REPUBLIC OF CONGO: More lives at risk as blast leaves Brazzaville scattered with unexploded ordnance
MAG is helping Congolese authorities deal with the deadly fall out after Sunday’s tragic explosion has left homes and streets littered with deadly items.
MAG teams have been on the ground in the wake of the huge arms depot blast – the most deadly of its kind in the past year.
“We’re helping to put into action an emergency response plan following a request for assistance by the Forces Armées Congoleses,” said Lionel Cattaneo, MAG’s technical expert in Brazzaville.
On the threat of explosions at other armouries close by, Lionel said: “It’s now thought that any armouries in the vicinity were destroyed in the blast. We’re mapping the ammunition depots that exploded, so we can get a better idea of the scale of the problem.”"Although most fires are under control, it is not expected that they will be fully extinguished until later today, perhaps even tomorrow [Wednesday] morning.”
Efforts are now turning to the hundreds of unexploded and unstable munitions and weapons kicked out across the city by the blast.
Lionel said: “Our main focus is now on preventing further loss of life caused by unexploded ordnance [UXO], which we believe includes rockets and mortars.
“In situations like this, when UXO is scattered around homes and streets, a population who are wholly unaware of the risks is a real issue. These items are indiscriminate in choosing their victims. If tampered with, they can kill. Children, who are naturally inquisitive, are usually most at risk.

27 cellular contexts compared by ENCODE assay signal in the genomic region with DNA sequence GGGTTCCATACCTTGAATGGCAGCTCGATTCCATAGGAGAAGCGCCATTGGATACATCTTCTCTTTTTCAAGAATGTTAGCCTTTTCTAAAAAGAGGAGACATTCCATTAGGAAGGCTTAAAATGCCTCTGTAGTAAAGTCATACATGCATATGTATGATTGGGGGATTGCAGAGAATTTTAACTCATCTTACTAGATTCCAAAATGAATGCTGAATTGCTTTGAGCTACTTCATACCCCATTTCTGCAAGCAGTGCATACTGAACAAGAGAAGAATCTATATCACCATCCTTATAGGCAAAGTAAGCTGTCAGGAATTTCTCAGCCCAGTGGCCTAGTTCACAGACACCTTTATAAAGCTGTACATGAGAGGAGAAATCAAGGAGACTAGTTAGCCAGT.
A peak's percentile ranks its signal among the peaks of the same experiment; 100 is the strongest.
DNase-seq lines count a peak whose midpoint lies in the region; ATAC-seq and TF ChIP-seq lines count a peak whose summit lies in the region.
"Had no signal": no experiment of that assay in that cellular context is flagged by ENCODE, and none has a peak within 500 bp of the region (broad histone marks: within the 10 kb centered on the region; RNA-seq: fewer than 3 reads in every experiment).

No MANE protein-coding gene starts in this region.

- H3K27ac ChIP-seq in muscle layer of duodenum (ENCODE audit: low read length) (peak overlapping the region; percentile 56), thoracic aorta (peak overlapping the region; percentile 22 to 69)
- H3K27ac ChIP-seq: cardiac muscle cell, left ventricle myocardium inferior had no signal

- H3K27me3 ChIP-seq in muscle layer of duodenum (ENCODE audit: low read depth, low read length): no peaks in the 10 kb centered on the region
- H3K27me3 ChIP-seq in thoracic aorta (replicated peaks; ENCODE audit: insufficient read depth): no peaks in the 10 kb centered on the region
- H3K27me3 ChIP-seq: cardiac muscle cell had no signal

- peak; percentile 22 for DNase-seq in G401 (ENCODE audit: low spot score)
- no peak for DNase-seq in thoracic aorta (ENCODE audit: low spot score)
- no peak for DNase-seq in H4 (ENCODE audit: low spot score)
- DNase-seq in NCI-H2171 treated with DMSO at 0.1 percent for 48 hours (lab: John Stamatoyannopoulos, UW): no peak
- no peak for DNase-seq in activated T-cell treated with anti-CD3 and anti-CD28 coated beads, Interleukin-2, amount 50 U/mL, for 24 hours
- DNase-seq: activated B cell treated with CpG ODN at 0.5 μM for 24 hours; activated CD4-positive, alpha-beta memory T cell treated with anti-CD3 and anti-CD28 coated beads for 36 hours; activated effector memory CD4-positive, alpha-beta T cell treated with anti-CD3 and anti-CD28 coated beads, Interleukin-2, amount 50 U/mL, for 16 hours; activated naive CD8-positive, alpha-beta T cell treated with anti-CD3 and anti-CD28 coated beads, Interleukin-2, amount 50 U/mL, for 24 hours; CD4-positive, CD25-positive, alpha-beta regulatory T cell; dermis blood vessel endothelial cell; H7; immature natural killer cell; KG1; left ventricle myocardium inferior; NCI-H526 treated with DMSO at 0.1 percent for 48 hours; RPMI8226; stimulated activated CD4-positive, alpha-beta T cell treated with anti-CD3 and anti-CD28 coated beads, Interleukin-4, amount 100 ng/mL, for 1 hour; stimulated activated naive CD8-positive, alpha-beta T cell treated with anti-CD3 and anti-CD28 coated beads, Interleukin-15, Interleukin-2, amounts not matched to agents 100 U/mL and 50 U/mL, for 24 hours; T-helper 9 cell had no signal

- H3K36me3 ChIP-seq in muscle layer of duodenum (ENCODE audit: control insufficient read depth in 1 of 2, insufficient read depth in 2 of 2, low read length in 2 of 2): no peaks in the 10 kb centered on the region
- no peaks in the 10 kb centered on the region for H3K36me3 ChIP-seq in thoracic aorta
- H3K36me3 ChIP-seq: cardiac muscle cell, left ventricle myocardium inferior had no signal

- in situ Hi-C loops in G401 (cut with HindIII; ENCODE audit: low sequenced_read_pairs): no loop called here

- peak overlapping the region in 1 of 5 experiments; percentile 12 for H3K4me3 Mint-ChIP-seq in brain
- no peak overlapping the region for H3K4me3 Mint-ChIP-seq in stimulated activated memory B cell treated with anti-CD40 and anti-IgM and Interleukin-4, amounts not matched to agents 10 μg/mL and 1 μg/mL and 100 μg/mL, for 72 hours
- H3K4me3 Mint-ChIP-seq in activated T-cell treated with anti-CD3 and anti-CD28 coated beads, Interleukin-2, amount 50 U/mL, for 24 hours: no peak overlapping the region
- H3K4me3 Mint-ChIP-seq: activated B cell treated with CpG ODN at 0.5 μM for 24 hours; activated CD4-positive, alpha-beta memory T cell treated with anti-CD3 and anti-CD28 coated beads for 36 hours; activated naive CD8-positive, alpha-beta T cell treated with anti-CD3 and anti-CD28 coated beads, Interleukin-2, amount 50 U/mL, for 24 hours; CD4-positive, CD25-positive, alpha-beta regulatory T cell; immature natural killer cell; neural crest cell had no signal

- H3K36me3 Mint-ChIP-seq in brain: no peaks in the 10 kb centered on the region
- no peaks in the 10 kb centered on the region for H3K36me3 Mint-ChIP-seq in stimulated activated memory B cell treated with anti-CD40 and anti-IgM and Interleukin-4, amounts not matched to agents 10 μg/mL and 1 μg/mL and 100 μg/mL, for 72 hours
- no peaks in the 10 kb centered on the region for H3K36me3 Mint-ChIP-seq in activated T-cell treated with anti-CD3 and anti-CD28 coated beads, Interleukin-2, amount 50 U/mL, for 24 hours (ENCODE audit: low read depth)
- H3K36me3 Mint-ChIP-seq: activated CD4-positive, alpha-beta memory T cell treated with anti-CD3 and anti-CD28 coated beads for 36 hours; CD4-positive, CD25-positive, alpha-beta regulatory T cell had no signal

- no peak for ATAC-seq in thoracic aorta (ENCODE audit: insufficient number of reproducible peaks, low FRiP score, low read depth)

“Our Community Liaison staff are already in the community providing safety messages to affected areas. A hotline to help report and warn people of the dangers has already been so swamped with calls that we’ve had to set up a further two." Added Lionel: “In these situations, speed really is of the essence if we want to prevent further needless deaths.”MAG technicians and the army are due to carry out an assessment of the area tomorrow to enable critical clearance operations to get under way.
Nick Roseveare, MAG Chief Executive, said: “The response to this tragedy is an example of how organisations like MAG, affected states and the international community can provide rapid assistance after an explosion.
"But cooperation on Physical Security and Stockpile Management operations can also help to avoid these incidents.
“MAG currently has teams in Somalia, Libya, the Democratic Republic of Congo, Burundi and South Sudan that are working with governments to safeguard armouries and taking measures to avert exactly this kind of tragedy.”
|Photos by MAG ROC|
|March 6 2012|